Here’s a question: can you judge a book by it’s cover? The answer is no, even if most people do it anyway. It can pay off to look beyond your first impression, especially when it comes to getting the most out of a book.
Case in point: Facebook COO and former Google VP Sheryl Sandberg gave a memorable TED talk in 2010, emphasizing the need for more women leaders and calling out the challenges women face in the workplace. That passionate speech became the basis for Sandberg’s new feminist manifesto hitting stores on March 12th, Lean In, a book I fear may fall short of its deserved audience because the subject matter could turn many people off before they make it to the content.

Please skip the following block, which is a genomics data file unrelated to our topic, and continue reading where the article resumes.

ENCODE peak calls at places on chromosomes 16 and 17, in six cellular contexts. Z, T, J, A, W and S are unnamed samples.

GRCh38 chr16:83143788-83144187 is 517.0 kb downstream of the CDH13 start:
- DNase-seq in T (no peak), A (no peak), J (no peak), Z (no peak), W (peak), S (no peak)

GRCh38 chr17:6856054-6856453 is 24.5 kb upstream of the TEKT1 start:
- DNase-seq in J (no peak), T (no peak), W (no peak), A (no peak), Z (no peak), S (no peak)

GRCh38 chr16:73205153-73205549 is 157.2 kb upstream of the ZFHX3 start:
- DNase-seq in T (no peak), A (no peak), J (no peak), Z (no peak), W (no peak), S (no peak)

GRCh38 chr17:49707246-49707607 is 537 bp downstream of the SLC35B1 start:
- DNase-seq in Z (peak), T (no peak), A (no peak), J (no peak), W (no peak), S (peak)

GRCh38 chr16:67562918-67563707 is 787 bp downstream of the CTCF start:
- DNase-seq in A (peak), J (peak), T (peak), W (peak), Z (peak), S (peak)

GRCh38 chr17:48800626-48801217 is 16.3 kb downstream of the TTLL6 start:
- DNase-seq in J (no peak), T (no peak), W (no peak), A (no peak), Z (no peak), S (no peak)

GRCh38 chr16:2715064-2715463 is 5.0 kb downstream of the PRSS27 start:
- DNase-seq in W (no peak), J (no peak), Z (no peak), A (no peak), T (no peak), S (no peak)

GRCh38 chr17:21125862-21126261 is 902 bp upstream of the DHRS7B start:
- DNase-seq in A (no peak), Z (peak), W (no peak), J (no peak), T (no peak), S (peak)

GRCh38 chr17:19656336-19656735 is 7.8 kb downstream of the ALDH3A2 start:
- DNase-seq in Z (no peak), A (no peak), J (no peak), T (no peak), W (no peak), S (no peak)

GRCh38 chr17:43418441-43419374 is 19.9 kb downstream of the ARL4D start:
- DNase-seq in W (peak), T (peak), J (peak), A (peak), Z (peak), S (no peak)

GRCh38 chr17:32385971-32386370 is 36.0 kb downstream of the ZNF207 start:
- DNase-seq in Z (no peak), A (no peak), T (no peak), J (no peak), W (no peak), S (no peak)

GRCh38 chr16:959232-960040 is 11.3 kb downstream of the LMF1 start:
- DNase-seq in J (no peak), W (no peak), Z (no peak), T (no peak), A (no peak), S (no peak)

A combination of data, personal anecdotes, observations, and advice, Lean In’s overarching point is that many women have a tendency to “check out” in their careers years in advance of motherhood, anticipating the need to pull back eventually. While men tend to forge ahead, women hang back and accept lower salaries, smaller responsibilities, and fewer promotions to save their energy for domestic pursuits. In her book, Sandberg coaches women to “lean in” rather than pull back to achieve the success they deserve and create a richer and stronger workforce....Read more